Australian takes title at World Rubik´s Cube World Championship
Australian Feliks Zemdegs took the Rubik´s Cube world title for the second year on Sunday (July 19) at the tense and sweat-dripping 2015 World Championship finals which reunited the world´s meanest “speedcubers” in Sao Paulo.
Zemdegs came in with a cool second win, completing the traditional 3x3x3 Rubik´s Cube in a staggering 5.695 seconds, narrowly missing world record holder, American Collin Burns who completed it in 5.25. “Firstly, the competition was really really awesome, well-run, the venue was really nice, all the people were really nice. The win was also really nice as well. Because I won last time, I was sort of less nervous this time because I had already won one so that sort of helped a bit, but yeah it was obviously really cool,” said Zemdegs after collecting his prizes. There are a total of 17 different Rubik’s Cube competitions at the event. Players are timed to see who can complete the puzzle the fastest.
Most people are familiar with the standard 3x3x3 Rubik’s cube, but they might be surprised to know in the world of competitive speedcubing cubers compete with 2x2x2 cubes all the way up to 7x7x7 Rubik’s cubes. However, the main event is the standard 3x3x3 Rubik’s Cube, a popular toy that was first invented 41 years ago by Hungarian professor Erno Rubik as a way to challenge his architecture students.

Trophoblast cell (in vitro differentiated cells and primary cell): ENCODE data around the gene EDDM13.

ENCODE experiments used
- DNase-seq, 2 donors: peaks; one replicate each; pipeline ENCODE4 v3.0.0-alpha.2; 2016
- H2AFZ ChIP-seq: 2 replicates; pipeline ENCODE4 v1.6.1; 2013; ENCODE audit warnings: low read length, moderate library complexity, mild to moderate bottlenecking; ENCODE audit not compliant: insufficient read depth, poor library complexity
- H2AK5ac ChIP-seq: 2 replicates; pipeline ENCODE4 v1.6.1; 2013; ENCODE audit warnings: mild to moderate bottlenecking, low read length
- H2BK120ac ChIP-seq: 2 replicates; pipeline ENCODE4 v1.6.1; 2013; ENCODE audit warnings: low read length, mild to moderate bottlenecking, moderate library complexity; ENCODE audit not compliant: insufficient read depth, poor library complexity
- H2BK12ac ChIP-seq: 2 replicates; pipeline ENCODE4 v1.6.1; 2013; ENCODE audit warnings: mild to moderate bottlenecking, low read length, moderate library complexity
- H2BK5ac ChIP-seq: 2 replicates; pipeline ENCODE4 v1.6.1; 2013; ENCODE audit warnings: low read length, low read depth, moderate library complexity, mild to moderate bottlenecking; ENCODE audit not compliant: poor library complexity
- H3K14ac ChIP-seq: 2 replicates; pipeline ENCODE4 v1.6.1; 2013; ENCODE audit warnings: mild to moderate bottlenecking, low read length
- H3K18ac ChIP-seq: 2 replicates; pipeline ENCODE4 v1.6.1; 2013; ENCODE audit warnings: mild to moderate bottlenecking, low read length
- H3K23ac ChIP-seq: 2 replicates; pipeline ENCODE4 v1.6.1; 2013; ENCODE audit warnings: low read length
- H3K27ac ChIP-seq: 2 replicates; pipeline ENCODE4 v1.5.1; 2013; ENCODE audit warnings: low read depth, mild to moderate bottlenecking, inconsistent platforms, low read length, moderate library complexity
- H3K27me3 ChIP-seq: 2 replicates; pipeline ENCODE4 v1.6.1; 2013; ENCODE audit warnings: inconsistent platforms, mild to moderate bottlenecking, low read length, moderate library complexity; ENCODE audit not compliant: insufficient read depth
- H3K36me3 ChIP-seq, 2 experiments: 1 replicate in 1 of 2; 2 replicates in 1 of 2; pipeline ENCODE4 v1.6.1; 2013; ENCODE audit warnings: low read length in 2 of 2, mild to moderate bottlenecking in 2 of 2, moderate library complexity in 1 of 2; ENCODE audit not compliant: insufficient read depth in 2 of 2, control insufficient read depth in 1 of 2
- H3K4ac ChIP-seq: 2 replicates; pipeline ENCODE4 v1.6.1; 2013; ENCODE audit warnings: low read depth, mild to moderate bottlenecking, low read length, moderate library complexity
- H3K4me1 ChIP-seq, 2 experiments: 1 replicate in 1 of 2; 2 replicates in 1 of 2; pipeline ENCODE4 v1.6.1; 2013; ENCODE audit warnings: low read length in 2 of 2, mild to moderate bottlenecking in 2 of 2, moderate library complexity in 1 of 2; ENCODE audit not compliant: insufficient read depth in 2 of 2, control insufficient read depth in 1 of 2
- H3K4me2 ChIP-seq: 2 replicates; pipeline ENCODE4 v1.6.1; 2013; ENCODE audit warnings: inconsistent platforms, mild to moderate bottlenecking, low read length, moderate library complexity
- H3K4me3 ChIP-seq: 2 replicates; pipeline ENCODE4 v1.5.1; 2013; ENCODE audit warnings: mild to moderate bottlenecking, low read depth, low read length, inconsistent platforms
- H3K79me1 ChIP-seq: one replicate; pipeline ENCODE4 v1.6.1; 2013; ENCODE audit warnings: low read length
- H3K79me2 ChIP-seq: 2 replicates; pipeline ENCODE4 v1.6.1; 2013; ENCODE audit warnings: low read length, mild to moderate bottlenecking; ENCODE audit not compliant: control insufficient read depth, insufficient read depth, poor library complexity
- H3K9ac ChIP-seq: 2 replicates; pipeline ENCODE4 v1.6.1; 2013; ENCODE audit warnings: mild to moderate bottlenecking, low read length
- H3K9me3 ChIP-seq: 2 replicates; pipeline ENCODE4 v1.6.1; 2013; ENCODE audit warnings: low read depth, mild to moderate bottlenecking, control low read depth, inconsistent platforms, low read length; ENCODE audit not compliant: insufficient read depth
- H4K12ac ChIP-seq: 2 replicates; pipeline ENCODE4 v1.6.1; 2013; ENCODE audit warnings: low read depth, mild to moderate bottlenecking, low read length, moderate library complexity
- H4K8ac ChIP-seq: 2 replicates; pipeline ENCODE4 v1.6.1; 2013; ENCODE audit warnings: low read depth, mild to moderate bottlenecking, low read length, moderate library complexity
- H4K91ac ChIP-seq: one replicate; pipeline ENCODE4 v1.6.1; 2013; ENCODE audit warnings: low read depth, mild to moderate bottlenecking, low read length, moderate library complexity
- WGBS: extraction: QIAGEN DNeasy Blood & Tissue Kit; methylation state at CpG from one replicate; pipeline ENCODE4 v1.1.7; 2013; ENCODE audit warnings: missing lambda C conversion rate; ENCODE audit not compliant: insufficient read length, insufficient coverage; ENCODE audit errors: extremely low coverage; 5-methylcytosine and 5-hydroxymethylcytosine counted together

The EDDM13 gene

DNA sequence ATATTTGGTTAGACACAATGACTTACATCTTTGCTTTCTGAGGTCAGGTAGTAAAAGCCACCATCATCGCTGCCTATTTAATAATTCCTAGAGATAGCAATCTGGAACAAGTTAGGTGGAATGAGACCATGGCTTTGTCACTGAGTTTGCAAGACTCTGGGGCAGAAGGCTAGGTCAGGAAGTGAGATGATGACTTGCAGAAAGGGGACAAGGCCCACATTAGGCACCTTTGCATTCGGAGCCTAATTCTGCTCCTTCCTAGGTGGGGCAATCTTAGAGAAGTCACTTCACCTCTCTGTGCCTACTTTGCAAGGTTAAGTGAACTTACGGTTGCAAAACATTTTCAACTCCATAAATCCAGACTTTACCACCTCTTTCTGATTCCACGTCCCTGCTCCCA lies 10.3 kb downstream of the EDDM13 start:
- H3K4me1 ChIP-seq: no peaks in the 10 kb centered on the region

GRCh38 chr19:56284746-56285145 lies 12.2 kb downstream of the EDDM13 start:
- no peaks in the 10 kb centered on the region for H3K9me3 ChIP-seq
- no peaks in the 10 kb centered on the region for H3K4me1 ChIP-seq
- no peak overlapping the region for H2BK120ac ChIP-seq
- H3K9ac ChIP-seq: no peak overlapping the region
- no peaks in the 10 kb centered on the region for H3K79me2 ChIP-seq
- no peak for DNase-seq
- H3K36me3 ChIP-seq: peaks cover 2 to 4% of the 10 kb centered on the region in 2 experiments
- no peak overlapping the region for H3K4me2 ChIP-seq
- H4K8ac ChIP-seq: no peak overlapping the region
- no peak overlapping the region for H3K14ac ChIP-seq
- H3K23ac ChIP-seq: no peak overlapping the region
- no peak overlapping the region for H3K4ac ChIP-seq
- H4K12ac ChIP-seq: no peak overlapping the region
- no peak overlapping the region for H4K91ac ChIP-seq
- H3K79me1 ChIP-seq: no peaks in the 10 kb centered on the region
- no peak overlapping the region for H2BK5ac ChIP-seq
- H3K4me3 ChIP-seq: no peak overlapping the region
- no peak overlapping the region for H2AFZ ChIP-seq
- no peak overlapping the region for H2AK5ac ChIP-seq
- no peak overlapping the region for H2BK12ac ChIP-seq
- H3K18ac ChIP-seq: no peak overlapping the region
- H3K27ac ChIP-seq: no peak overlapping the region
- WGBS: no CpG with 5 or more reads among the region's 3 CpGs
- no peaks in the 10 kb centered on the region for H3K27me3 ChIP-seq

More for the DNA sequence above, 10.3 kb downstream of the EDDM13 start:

And while most people have fiddled with the toy, few have probably ever been able to complete it — without removing the coloured stickers, of course. The 3x3x3 With Feet competition might be one of the most interesting, but even more impressive is the blindfolded competitors who must memorize the cubes before solving them with their eyes covered.
Contenders in the 3x3x3 Multiple Blindfolded challenges complete a series of puzzle one after the other without ever removing their blindfolds – a remarkable feat by any standard. According to the official rules, the competitors must declare how many cubes they intend to complete within the first 15 minutes of time allotted.
The first Rubik’s Cube World Championship was held in Budapest in 1982 and the competition is now held every two years, with this year’s instalment being the eighth official event. According to Brazil´s best, Gabriel Dechichi, who completed the 3x3x3 cube in 10.050 seconds, the host nation is growing in the sedentary sport with some super speedy cubers.
“Brazil is growing a lot. It is already very big, but it has to grow a lot for us to win the world title. We have loads of very quick people so I am sure we will get there,” said Dechichi. Prize money is allotted to the winners of each of the 17 events with 20 percent of the pool going to the winner of the 3x3x3 Cube event — the main event in the cubing world.